Tuesday, September 30, 2008

Reclaiming the domestic arts

Recently, I was talking to someone about learning to spin wool. This person already knew that I make cheese, cook, sew and embroider, knit, weave baskets, and garden. She exclaimed, "You're so domestic!" And oddly enough, I was flattered.

One thing you should remember is that until recently I considered myself an avid feminist (this topic is another post altogether), and as such, I had a prejudice against "domestic arts." I would swear up and down that I could never be happy doing such work, and I could never understand how some women are content to stay at home with their children and forgo the working world. But I also took issue with the domain of business, commerce, retail, etc. I do not like the idea of being enslaved to a corporation or a job that I am bound to do until I get too old or too tired to work simply because I need the insurance or the retirement money. I have always entertained the idea that it is possible to live (and comfortably, at that) outside the dominant consumer culture with few exceptions.

That's where the domestic arts come in. Over a peroid of several years, I have taken a liking to doing things that machines can easily do and at less cost than I can do them. For instance, knitting. Knitting is time-consuming, good yarn is expensive, and it's much easier just to go out, try on clothes, and buy a sweater that fits you perfectly rather than having to size yourself and try to get the measurements correct. But then, anyone who loves knitting will know that there are few things more comforting than holding a big pile of spun wool in your lap on a cold day. The textures and the colors of artisanally made yarn can be stunningly beautiful. The finished product is a point of pride that is useful and attractive. Thus, economy does not always win out over homemade goods.

But, when you reach the point that you become self-sufficient through these arts, economy is winning out. The woman who teaches me spinning has her own sheep, goats, rabbits, alpacas, and llamas. She uses these animals for wool, meat, milk and cheese, and companionship. She has a lovely garden which is not only enough to feed her family through summer and winter, but she has enough to sell at a local market as well, thus bringing in income. She gives classes in spinning, weaving, and knitting. She stays home, but contrary to what people may think of women who stay at home, she works like hell. In short, she is my idol.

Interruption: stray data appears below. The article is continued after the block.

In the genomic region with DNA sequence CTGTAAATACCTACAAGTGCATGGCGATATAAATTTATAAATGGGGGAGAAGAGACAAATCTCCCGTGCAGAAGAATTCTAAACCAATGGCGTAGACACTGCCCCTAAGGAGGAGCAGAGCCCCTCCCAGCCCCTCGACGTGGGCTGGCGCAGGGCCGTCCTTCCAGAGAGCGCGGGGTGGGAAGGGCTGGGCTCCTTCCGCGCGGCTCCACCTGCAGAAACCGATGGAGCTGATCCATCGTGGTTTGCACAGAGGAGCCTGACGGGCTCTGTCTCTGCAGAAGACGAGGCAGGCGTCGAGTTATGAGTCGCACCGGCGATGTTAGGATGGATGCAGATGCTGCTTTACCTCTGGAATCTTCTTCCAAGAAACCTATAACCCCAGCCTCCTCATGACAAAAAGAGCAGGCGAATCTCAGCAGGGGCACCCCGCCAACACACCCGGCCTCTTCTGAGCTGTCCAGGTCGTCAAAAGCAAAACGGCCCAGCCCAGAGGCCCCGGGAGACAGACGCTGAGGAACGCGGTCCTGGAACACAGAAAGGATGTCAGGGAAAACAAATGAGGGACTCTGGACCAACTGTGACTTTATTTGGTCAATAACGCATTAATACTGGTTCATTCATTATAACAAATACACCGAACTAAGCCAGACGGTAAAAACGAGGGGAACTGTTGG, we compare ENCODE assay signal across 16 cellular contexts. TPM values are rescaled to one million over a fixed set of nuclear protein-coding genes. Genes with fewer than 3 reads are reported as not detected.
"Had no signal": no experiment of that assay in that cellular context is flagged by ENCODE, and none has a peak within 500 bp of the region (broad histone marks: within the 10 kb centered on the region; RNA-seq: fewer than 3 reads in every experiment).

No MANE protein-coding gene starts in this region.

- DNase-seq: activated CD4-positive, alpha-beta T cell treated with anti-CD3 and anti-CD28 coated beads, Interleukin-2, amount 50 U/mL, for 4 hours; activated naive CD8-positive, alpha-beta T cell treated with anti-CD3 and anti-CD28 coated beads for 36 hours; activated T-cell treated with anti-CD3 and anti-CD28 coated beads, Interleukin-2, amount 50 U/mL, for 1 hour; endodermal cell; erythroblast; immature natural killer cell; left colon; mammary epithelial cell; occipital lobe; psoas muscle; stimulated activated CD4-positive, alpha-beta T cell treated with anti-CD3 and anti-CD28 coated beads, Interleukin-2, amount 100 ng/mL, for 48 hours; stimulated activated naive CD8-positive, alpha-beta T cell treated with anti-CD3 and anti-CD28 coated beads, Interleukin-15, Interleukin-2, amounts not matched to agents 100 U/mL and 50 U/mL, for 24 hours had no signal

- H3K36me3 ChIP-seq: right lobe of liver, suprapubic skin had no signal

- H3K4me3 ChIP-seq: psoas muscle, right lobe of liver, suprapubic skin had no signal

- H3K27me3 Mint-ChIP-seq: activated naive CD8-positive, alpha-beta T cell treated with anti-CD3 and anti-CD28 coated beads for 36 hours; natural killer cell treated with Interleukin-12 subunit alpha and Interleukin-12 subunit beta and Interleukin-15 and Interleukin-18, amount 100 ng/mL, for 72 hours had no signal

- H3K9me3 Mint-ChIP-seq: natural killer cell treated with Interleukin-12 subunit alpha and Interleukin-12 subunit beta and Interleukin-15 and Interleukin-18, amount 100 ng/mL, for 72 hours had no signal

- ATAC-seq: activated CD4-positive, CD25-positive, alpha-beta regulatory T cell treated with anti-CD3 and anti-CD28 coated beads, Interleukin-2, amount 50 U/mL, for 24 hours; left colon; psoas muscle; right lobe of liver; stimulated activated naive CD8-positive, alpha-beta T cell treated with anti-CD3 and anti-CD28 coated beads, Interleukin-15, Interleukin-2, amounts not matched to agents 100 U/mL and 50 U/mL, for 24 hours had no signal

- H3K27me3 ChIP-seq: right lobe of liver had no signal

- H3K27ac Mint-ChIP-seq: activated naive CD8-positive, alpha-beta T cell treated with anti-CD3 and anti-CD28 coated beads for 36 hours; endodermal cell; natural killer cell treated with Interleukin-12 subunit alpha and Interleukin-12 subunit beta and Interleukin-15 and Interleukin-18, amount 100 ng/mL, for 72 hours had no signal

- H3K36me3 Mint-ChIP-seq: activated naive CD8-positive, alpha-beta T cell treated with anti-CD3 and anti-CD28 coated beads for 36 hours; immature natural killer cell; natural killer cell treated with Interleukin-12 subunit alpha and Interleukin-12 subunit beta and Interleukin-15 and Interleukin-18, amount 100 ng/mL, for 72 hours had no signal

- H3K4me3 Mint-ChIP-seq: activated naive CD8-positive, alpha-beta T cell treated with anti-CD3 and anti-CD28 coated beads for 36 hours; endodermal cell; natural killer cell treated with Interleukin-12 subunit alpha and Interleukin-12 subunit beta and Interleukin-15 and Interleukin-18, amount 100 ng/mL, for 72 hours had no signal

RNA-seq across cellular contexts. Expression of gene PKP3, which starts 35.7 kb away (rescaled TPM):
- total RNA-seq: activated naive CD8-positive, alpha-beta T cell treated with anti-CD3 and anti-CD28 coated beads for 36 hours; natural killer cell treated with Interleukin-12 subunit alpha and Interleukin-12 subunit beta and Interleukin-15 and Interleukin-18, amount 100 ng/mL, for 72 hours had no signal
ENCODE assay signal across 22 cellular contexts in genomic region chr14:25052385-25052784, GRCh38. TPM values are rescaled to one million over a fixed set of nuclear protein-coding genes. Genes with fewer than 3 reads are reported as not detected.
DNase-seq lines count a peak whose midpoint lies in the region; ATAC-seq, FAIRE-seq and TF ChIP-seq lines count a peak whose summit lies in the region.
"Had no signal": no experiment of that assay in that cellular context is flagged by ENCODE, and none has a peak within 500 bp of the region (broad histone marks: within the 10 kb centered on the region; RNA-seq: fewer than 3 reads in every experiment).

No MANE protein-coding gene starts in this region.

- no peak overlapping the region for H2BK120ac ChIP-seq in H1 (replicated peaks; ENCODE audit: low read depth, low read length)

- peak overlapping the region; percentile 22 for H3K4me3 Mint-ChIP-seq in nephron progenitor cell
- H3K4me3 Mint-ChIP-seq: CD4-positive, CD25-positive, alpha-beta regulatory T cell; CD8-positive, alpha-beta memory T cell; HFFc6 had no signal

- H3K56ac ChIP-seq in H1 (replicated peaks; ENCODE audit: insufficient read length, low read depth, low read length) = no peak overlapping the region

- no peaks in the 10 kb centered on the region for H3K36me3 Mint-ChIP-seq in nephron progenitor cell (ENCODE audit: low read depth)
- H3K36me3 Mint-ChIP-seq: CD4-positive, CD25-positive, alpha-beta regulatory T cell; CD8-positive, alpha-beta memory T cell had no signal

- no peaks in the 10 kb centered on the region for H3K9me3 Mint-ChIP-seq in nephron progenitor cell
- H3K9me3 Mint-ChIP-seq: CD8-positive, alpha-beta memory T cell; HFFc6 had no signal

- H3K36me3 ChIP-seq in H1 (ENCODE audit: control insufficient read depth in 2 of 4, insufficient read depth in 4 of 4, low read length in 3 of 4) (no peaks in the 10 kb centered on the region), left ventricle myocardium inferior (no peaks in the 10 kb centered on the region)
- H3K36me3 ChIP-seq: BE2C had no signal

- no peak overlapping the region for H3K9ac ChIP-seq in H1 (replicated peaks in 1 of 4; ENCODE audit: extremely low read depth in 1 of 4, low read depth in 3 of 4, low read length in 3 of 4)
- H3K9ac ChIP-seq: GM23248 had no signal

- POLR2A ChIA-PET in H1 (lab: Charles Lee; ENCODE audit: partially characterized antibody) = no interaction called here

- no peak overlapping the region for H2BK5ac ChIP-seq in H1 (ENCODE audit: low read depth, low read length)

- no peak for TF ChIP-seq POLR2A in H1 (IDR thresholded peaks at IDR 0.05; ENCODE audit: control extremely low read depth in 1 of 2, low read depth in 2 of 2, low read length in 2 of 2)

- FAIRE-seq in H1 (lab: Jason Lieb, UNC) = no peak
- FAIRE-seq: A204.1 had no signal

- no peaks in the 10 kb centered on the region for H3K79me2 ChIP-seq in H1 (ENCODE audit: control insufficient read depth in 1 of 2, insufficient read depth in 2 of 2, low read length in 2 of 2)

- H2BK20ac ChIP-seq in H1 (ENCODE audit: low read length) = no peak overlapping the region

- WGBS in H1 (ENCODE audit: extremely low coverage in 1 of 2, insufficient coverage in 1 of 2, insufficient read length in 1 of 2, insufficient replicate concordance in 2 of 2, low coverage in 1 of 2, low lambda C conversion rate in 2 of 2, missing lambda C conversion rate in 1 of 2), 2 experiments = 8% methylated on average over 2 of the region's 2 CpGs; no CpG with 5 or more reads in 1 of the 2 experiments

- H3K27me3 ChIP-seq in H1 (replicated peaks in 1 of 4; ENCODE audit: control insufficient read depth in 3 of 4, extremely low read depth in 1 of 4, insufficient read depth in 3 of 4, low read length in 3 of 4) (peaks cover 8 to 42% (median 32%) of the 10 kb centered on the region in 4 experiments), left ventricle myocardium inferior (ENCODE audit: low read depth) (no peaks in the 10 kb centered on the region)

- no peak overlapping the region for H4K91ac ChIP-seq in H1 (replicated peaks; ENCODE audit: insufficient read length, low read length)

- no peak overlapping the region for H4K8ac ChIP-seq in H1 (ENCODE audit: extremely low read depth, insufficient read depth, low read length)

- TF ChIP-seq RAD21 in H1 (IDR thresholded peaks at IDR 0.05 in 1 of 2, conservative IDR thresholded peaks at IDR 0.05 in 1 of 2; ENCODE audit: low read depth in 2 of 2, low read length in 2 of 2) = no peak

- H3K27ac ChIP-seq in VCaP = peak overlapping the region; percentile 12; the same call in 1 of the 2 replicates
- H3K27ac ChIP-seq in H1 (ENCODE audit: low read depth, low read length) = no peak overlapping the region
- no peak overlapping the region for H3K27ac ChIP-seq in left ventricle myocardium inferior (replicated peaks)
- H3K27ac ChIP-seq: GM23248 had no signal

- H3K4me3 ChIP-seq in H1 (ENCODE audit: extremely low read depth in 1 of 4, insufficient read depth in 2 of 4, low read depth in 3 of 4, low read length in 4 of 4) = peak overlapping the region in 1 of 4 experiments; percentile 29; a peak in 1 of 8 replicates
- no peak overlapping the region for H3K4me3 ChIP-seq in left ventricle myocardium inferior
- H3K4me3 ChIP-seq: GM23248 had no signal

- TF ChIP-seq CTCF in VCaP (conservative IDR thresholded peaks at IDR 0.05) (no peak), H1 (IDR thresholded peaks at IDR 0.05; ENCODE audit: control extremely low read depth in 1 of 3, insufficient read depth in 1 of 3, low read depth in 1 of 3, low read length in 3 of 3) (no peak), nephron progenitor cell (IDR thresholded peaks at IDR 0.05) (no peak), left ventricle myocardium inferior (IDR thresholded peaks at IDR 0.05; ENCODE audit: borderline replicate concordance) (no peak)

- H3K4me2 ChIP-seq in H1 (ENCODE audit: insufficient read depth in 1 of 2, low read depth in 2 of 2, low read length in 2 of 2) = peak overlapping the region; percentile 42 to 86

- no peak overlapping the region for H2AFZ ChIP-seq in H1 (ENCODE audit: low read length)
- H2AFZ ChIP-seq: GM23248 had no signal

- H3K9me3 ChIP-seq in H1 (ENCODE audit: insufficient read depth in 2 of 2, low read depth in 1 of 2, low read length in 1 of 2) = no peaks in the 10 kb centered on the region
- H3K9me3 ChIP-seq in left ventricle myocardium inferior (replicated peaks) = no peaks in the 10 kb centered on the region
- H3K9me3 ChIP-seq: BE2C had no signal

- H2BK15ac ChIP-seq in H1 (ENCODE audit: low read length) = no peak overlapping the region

This is where I'm starting to diverge with many feminist friends of mine. I just want to opt out. I don't want to break the glass ceiling (in spite of the fact that I feel it needs breaking). I just want to not need to break the glass ceiling. I want to be my own boss, my own sustainer, and all without the US economy. I do not want to have to sell my house simply because the nation's financial stability to go down the drain. I do not want to be a victim of shoddy economic policy. I just want to opt out. And I can. And so can you.

I understand that this way of life is not for everyone. Some people really hate gardening, knitting, spinning, what have you. But then, there are small things that we can all do to make ourselves immune or semi-immune to this terrible economy. It all starts with your hands.


MeadowLark said...

Saw you at Sharon's and glad I stopped by. I'm certainly not a feminist, but I was a Marine so I have a tendency not to be very girly-girl. Yet I'm determined to learn to knit or embroider or something chick-like. :) Luckily I can cook and taught myself to can this summer so there's at least a bit of proof that I'm domestic ;)

meg said...

Be careful--knitting and embroidering can be addictive.